The read.table() function

The read.table() function is intended for use with text files where each line consists of the same number of fields, separated by a fixed "sep" character (such as a colon, or a tab, or just white space).

Typically you will be saving data sets from the WWW to a machine in the Statlab. Make sure you save as a text file. It is best to save in the directory c:\users, because Splus looks in that directory automatically.

For example, suppose you have saved a file called pop.txt in C:\user, and that the file contains fields separated by a tab character. Then you would type

mydata <- read.table("pop.txt",sep="\t")
to read the data into a dataframe that you call mydata.

If the dataframe is not successfully created you might get messages about the file not being found (make sure it is in c:\user, or give an explicit path name if you have saved it someplace else), or about a variable number of fields (try count.fields, or look at the file with an editor to verify that all lines have the same number of fields--the read.table function needs the same number of fields per line). A common source of error is an incorrect specification of a field separator.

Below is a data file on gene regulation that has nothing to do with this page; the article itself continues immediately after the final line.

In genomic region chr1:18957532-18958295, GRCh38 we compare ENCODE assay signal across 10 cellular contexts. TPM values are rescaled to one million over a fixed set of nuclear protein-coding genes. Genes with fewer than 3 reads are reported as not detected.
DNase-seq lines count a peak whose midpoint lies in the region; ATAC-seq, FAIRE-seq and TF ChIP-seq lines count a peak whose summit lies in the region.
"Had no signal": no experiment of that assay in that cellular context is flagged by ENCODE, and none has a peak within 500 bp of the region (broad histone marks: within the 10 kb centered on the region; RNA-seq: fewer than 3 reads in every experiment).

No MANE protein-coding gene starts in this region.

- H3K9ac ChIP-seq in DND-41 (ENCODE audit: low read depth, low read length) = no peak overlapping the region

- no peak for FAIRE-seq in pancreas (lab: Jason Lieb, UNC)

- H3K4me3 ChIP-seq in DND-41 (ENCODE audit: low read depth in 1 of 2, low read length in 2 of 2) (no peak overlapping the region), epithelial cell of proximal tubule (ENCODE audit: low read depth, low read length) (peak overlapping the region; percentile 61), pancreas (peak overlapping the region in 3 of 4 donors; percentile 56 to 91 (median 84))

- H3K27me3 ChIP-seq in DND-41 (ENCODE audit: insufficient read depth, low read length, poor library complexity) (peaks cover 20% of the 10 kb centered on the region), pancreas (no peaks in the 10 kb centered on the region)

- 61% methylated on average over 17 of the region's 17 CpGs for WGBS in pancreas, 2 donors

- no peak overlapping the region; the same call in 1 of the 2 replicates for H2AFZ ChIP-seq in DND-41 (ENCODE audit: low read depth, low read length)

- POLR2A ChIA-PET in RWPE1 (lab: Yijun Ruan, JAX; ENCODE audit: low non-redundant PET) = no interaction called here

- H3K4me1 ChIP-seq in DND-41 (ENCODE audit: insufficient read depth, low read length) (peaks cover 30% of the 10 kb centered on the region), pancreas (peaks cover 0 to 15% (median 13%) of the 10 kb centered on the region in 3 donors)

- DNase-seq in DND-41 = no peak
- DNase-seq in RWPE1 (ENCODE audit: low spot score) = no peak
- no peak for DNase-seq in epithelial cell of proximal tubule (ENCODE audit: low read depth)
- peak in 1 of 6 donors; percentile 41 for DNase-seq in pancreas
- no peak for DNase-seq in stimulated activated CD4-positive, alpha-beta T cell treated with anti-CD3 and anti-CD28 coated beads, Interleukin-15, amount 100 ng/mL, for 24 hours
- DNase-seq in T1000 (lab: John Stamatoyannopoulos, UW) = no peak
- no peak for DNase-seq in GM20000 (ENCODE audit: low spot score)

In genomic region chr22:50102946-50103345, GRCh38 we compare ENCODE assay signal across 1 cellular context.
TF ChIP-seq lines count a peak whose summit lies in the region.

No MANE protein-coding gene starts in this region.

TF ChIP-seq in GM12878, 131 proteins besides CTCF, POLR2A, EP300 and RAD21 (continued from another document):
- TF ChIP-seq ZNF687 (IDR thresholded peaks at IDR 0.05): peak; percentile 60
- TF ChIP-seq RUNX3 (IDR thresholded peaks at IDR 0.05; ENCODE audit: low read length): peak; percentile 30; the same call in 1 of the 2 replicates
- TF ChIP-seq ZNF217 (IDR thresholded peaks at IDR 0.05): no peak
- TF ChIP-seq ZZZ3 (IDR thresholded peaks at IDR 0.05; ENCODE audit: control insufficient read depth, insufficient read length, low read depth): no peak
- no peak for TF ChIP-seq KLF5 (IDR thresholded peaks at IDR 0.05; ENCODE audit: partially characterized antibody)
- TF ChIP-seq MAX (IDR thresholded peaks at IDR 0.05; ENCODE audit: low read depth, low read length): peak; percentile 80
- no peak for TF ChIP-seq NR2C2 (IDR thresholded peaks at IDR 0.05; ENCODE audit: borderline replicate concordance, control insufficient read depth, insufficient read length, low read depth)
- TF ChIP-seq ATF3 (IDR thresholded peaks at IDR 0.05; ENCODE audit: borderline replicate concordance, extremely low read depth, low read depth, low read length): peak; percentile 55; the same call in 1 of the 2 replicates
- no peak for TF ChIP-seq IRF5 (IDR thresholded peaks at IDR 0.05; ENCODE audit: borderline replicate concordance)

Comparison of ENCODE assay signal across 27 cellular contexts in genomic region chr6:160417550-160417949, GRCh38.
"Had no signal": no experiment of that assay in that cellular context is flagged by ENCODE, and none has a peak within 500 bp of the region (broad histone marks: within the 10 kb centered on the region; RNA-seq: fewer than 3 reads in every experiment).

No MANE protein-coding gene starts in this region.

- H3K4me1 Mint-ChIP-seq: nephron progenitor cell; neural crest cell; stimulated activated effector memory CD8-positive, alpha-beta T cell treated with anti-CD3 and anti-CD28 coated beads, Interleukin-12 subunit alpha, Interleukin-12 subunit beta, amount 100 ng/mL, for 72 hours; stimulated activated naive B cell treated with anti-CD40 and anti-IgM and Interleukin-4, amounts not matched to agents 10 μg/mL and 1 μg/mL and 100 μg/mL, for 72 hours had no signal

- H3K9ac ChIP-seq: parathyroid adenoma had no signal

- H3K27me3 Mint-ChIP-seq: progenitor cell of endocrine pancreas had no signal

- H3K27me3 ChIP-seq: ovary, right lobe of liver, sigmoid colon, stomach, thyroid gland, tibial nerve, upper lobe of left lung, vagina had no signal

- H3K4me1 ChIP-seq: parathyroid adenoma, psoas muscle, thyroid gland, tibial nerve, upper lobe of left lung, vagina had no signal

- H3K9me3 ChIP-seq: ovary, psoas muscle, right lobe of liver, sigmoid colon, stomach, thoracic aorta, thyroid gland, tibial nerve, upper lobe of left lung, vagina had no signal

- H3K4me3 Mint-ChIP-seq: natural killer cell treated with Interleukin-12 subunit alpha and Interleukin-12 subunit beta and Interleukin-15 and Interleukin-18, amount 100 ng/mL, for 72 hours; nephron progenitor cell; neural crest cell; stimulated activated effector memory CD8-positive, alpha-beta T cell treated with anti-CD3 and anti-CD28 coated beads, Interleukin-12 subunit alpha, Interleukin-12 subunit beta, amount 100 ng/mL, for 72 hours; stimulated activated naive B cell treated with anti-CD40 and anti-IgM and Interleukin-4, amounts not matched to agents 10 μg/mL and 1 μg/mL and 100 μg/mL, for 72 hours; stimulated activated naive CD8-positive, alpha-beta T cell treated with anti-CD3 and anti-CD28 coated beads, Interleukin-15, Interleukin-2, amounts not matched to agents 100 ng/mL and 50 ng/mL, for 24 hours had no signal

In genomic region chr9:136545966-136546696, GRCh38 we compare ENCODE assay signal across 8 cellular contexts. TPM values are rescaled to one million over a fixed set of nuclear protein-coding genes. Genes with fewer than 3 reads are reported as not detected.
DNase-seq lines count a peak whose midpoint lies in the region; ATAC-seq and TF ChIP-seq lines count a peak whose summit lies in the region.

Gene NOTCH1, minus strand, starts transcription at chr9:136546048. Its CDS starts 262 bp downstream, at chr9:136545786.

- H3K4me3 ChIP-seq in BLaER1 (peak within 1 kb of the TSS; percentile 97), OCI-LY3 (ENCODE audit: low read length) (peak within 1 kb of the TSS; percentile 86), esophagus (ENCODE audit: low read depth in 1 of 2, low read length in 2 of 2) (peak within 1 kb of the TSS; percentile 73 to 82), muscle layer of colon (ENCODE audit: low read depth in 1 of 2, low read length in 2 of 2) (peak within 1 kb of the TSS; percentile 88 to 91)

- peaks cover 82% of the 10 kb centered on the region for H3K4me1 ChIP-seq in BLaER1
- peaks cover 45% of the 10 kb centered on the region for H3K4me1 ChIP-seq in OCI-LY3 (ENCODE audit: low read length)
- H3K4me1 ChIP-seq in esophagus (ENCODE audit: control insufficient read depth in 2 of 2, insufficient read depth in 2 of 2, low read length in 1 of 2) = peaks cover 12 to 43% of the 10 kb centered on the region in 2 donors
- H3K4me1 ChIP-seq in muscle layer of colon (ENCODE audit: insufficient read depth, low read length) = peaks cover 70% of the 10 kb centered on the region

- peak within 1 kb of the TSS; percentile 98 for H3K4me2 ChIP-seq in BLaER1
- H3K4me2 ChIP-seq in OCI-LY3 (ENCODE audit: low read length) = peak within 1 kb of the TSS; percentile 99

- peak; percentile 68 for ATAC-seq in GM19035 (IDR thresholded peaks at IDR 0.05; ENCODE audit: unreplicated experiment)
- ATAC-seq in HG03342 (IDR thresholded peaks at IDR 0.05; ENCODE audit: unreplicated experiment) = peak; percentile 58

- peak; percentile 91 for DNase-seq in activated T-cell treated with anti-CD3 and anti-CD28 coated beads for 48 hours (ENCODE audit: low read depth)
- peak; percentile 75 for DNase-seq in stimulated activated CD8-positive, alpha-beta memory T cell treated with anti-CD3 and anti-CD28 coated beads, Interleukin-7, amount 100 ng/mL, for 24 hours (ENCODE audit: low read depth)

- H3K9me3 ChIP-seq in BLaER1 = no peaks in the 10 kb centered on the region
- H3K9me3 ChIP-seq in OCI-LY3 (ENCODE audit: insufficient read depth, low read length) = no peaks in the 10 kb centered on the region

Often the first line of a file is not data, but instead consists of a header line containg the names for the variables. If no header is present, Splus makes up names like V1, V2, ... If there is a header line, you need to read the data in with a command like

mydata <- read.table("pop.txt",sep="\t",header=T)
Always look at the first few rows of the dataframe after a read.table, to make sure that you haven't accidently converted the first row of data to a very weird header, or that you haven't tried to force a header into data.

The scan() function

For masochists, or those with data that is not neatly arranged in a file, try scan() I find myself using scan() quite a lot if read.table() either is too slow or it creates factors where I don't want them. Scan takes more work, but it gives more control. The read.table() function is actually built around scan(). Have a look at the code for read.table sometime.

For some very large data sets, Splus can crash with read.table(), but scan() might works.